Reading your books in schools

One of the best ways to sell children’s books is at schools.  Contacting schools can seem like a daunting task, and in some ways it is, but if you’re prepared it shouldn’t be too bad.  Make a list of your fees (if you have any) the time you’ll allow for each session (keep it short, especially if you’ve got younger audiences) and any requirements you have/ things the school will need to do before your visit (see my list below for ideas)

I’m painfully shy in a lot of ways.  Despite my years of story telling experience I still feel ill at the thought of pestering or badgering anyone, and talking to a stranger -especially to ask them a favor – makes me feel very unwell indeed.  But modern technology helps us to communicate in what ever way we feel most comfortable.  A phone call to the school to find out who to speak to is always the best way to go, but an email to the receptionist should be able to get you the same information.  Then call or email the person you need to talk to and tell them what you are offering.  Have your list on hand so that you can answer any questions as quickly and professionally as possible.

The problem with emails is that people can easily ignore them or forget about them.  I do use email, (as does a very dear friend of mine who contacts people on my behalf for story telling/ book readings) and it means that I’m not as efficient as I could be in getting schools onside.   I do OK, though.  You just have to be a little more patient.  If you’re offering readings for a specific event/day (eg book week) you’ll need to leave more time than you might with a phone call.  You also need to remember that you’re essentially emailing a job interview, keep it friendly but professional.  I tend to be informal but not casual, that’s a fine line to walk but they want to get a feel from you, they want to think of you as warm and easy going – children’ respond to that and so do schools.  The most important thing to remember when you’re emailing a school is that they’ll be reading it.  SPELL CHECK  everything you send out.  A couple of times if need be.  I’m so dyslexic that it’s almost a joke, but schools don’t want illiterates selling books to their pupils.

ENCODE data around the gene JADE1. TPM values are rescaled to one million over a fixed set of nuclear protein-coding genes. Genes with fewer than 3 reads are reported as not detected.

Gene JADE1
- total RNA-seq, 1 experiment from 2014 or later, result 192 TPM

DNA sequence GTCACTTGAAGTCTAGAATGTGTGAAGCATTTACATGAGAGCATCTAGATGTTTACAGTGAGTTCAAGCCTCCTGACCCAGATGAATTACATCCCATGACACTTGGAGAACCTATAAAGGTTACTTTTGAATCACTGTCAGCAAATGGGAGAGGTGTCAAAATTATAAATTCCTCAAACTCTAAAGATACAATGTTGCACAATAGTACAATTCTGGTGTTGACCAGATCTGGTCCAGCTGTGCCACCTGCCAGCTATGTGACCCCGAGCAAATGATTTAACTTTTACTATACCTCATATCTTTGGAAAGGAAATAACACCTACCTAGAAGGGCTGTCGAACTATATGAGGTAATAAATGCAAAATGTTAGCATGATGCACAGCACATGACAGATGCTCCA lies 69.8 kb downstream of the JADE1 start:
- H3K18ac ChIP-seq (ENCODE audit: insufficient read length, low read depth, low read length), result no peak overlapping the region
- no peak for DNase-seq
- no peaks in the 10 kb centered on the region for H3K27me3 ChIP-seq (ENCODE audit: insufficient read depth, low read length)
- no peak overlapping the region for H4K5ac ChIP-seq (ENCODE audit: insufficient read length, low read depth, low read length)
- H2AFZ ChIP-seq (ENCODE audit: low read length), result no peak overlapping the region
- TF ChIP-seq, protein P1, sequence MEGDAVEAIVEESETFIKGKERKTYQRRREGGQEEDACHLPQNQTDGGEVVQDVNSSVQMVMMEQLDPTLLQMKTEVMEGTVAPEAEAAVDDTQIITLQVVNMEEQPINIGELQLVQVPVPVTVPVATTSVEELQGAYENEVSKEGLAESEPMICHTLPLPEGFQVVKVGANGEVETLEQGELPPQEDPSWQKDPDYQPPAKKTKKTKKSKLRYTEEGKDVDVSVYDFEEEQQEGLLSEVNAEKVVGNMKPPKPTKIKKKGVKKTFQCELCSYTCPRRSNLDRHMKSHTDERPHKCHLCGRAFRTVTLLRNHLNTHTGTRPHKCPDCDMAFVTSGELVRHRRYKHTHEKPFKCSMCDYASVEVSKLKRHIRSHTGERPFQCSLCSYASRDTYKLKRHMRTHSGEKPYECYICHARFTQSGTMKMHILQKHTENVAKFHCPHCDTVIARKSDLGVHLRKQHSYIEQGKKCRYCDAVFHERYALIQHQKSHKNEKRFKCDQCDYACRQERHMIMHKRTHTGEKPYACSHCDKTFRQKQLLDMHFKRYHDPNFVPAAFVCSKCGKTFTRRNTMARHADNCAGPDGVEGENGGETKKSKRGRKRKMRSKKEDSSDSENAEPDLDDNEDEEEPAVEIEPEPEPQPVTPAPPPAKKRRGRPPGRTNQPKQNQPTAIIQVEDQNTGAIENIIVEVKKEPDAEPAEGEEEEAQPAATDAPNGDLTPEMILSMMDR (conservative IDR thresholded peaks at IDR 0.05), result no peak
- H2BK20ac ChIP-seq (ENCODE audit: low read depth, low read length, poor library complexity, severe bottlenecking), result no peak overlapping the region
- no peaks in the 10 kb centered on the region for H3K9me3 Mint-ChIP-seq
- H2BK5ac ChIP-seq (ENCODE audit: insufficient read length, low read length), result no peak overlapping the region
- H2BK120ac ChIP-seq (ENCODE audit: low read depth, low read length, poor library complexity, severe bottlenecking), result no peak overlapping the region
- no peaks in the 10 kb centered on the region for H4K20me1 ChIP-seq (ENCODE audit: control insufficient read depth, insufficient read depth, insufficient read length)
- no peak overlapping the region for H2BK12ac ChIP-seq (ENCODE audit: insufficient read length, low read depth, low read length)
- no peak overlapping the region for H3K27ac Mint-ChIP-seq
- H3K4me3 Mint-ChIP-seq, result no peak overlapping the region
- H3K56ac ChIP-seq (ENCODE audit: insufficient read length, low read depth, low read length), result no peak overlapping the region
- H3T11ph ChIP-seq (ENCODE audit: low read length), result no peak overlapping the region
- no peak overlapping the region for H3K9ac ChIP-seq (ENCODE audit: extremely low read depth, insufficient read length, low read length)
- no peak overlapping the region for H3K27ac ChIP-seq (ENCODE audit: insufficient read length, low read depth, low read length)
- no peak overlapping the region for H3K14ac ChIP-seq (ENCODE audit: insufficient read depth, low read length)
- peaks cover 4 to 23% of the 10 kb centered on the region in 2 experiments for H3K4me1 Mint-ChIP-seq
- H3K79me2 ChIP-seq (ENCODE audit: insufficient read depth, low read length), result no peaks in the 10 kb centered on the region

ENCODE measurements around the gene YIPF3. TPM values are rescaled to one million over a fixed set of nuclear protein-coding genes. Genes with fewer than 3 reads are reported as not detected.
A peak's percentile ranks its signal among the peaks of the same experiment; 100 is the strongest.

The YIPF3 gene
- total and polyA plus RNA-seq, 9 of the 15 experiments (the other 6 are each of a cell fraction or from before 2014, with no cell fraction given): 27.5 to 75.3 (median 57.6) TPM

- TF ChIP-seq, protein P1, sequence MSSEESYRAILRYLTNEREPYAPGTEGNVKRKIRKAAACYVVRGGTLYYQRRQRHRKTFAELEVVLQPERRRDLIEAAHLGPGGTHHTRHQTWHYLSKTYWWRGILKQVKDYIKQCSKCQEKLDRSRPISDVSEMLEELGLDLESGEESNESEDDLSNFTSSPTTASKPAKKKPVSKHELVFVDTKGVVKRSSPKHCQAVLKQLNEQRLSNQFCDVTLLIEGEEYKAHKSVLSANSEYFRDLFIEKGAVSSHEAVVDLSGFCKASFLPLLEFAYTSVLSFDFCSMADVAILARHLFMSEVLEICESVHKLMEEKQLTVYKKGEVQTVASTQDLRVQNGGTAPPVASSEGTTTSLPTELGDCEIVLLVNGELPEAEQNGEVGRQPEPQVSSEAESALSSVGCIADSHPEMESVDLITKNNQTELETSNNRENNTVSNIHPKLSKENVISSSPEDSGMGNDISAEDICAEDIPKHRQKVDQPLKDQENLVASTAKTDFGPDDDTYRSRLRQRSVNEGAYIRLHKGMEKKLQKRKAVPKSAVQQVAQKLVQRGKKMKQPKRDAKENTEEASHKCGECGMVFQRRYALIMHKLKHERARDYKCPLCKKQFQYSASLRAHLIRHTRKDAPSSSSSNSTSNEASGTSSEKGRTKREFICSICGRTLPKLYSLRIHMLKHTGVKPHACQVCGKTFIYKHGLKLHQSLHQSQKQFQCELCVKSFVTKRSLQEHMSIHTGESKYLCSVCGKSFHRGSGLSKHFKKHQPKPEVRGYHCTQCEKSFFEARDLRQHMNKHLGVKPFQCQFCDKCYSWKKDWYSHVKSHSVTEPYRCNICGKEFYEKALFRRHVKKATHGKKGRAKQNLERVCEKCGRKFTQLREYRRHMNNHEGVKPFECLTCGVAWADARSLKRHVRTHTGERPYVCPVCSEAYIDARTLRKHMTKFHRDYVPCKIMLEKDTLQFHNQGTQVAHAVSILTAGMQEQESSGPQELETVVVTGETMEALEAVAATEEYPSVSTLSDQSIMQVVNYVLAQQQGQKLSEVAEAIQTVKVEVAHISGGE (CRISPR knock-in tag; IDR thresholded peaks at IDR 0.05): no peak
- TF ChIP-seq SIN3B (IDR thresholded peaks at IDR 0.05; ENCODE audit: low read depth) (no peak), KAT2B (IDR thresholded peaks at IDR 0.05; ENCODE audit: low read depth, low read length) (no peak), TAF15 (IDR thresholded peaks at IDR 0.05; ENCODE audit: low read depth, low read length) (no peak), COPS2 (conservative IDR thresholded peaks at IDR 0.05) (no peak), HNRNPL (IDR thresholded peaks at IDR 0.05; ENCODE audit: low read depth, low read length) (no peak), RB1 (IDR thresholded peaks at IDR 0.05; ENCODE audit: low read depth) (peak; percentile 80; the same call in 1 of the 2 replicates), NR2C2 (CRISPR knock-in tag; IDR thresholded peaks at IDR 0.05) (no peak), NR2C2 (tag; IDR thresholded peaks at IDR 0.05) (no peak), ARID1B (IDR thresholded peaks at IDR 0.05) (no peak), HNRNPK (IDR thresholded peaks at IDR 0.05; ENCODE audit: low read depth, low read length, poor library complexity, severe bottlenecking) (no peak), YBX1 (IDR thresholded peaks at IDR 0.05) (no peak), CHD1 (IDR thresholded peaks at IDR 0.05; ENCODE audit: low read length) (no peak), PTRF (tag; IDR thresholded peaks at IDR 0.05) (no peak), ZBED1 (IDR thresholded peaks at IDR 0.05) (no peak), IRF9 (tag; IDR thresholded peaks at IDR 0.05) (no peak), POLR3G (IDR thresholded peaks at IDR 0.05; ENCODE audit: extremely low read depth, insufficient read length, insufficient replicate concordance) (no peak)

A number of the schools I’ve contacted have asked for more information about what I do and price structures etc.  I advise all self published, indie published and probably trad published writers to have a website/ blog with this information on it.

On mine I have:

My fee- £0-£50 depending on type of visit (£0 for a reading, £50 for a full morning/ afternoon workshop)

My time limits – 15 mins reading 5-10 mins questions.  I usually stay all day, I need 5 mins between sessions to compose myself/ find the next class room!

My requirements – The school must send home postcards (which I provide) the week before I come in and must display a poster (which I provide) in the week leading up to my visit.

The most important thing you can do, though, is be warm and engaging when it comes to your visit, as this image shows the most important thing for me is the story, I clearly was not giving any monkeys about the way I looked when this was taken! (this may well be Pond Day, the day I fell in the pond)

emma2

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